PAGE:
According to the suit, the dog later "succumbed to the injuries caused by the tea."
A Colorado woman is suing Starbucks over hot tea that she claims killed her dog, and gave her second-degree burns.
Deanna Salas-Solano drove through a Denver Starbucks back in 2015 and ordered a 20-ounce hot tea. She claims that the lid was not fully secured onto her cup and caused the spill.
In her lawsuit, filed on Friday, she states that the tea spilled onto her lap and was so hot that it melted through her clothes causing second-degree burns on her stomach and legs.
The lawsuit goes on to claim that as Salas-Solano was screaming in pain, her dog jumped into her lap, causing more of the hot tea to spill onto him. He was taken to an emergency vet, and later “succumbed to the injuries caused by the tea” according to the suit.
Salas-Solano was taken to a local medical center for severe burns and later underwent surgery to repair her burnt skin.
The lawsuit states that she was diagnosed with “two percent total body surface area second-degree burn injury to the abdomen and bilateral thighs,” and would later need skin grafts.
Starbucks has previously garnered complaints for failing to provide hot cup sleeves, and for improperly securing hot cup lids. The lawsuit states that Starbucks has a written policy to “double-cup” hot beverages.
However, the coffee corporation has said they are more than prepared to present their side of the story.
“We have video evidence that contradicts the claims made by the plaintiff and believe they are without merit,” Starbucks said in a statement. “We look forward to presenting our case in court.”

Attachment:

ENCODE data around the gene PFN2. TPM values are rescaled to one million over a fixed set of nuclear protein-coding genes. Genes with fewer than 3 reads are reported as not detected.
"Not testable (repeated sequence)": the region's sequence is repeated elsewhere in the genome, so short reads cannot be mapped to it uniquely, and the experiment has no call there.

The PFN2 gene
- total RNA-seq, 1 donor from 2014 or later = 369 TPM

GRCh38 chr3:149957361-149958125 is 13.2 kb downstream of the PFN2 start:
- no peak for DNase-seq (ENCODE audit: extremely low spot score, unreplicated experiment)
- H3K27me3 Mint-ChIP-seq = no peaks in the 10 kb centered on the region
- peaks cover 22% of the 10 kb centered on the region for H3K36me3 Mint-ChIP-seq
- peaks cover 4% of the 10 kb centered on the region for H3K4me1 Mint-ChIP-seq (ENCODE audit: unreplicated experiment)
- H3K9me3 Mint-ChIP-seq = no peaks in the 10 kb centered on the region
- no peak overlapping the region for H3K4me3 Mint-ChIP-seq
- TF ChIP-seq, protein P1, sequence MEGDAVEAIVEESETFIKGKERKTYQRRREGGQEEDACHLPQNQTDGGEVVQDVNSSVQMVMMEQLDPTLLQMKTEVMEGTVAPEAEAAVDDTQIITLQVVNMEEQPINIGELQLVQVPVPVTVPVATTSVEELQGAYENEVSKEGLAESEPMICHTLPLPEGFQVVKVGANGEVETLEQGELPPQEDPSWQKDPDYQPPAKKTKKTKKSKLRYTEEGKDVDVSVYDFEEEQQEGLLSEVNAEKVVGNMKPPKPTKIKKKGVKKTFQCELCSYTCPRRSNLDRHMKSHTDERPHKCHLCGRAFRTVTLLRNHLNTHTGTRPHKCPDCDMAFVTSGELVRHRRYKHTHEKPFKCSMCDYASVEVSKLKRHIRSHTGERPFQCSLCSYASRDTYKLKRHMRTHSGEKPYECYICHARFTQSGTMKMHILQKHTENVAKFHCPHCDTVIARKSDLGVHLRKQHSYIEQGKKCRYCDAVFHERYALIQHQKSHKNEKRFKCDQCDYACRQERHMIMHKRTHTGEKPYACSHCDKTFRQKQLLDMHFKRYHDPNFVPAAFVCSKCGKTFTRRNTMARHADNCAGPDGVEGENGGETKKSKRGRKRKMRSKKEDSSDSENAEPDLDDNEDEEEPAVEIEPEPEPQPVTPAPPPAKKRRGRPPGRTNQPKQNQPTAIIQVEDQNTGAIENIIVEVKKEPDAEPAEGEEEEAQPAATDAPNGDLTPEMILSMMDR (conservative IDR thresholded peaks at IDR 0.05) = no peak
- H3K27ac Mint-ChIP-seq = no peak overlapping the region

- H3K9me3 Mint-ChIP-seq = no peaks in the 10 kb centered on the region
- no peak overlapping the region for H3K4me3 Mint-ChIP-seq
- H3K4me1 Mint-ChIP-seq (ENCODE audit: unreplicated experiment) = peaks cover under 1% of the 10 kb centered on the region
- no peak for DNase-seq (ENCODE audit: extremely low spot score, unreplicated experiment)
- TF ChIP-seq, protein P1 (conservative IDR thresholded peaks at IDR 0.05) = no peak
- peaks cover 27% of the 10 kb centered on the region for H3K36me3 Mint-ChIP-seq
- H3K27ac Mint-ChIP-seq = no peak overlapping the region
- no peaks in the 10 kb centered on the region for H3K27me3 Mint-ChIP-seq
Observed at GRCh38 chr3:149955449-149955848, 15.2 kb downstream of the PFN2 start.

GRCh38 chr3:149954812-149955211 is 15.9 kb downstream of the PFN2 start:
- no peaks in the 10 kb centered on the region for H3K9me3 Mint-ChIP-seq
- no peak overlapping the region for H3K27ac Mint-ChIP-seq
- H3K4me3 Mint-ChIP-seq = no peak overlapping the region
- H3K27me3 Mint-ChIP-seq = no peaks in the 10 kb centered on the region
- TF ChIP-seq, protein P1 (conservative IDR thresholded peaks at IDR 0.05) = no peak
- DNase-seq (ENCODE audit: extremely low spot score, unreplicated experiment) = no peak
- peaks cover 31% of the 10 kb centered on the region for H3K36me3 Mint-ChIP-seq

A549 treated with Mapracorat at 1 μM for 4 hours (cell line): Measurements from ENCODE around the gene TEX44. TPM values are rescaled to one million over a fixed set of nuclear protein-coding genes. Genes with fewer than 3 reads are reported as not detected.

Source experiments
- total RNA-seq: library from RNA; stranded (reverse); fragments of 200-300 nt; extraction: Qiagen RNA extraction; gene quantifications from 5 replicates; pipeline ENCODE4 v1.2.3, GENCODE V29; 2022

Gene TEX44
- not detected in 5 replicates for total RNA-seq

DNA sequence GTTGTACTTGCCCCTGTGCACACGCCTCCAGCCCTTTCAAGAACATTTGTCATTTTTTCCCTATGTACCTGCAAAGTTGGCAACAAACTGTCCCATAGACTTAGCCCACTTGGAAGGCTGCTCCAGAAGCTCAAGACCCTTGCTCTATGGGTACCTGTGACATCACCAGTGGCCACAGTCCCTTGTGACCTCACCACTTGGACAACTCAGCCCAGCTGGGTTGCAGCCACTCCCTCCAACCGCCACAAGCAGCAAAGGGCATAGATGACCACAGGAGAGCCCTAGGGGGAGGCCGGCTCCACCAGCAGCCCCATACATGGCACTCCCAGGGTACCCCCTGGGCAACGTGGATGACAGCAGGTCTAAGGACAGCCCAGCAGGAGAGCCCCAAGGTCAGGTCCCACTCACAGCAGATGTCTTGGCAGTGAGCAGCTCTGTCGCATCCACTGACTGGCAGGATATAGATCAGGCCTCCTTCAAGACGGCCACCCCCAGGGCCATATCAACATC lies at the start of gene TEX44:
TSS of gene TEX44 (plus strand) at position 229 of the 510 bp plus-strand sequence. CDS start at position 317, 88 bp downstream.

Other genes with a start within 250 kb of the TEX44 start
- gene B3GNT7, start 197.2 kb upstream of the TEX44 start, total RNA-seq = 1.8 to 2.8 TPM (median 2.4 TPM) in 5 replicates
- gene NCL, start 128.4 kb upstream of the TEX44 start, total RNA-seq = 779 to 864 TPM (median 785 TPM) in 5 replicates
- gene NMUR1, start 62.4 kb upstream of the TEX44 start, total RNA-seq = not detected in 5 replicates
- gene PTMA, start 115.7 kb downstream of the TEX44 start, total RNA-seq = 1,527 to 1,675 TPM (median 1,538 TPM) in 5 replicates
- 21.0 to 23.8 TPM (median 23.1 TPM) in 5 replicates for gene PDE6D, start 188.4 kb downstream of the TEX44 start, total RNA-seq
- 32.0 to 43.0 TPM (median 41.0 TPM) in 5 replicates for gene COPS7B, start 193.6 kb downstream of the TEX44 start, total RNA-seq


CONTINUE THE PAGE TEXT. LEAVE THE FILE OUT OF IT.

“While we are sympathetic to Ms. Salas-Solano and the injuries she sustained, we don’t have any reason to believe our partner (employee) was at fault,” they continued.
The video shows Salas-Solano on her cell phone with her dog in her lap as she purchases the tea. Though the video was not conclusive, it also shows that the tea was covered by a hot sleeve with a secured lid.
Starbucks claims that it is hard to determine if the tea was spilled because of the cup’s temperature, by Salas-Solano being distracted by her cell phone, or whether the dog bumped into her as he stood in her lap.
If this lawsuit sounds familiar, that’s because it is. This isn’t the first coffee-spill-turned-lawsuit that’s garnered media attention.
In 1994, a New Mexico jury awarded $2.8 million to a 79-year-old woman who suffered third-degree burns across her pelvic region, after she spilled coffee in her lap. The woman would go on to win her case, however, the final verdict was later reduced to $640,000.
The current lawsuit claims Salas-Solano is suing Starbucks for more than $100,000.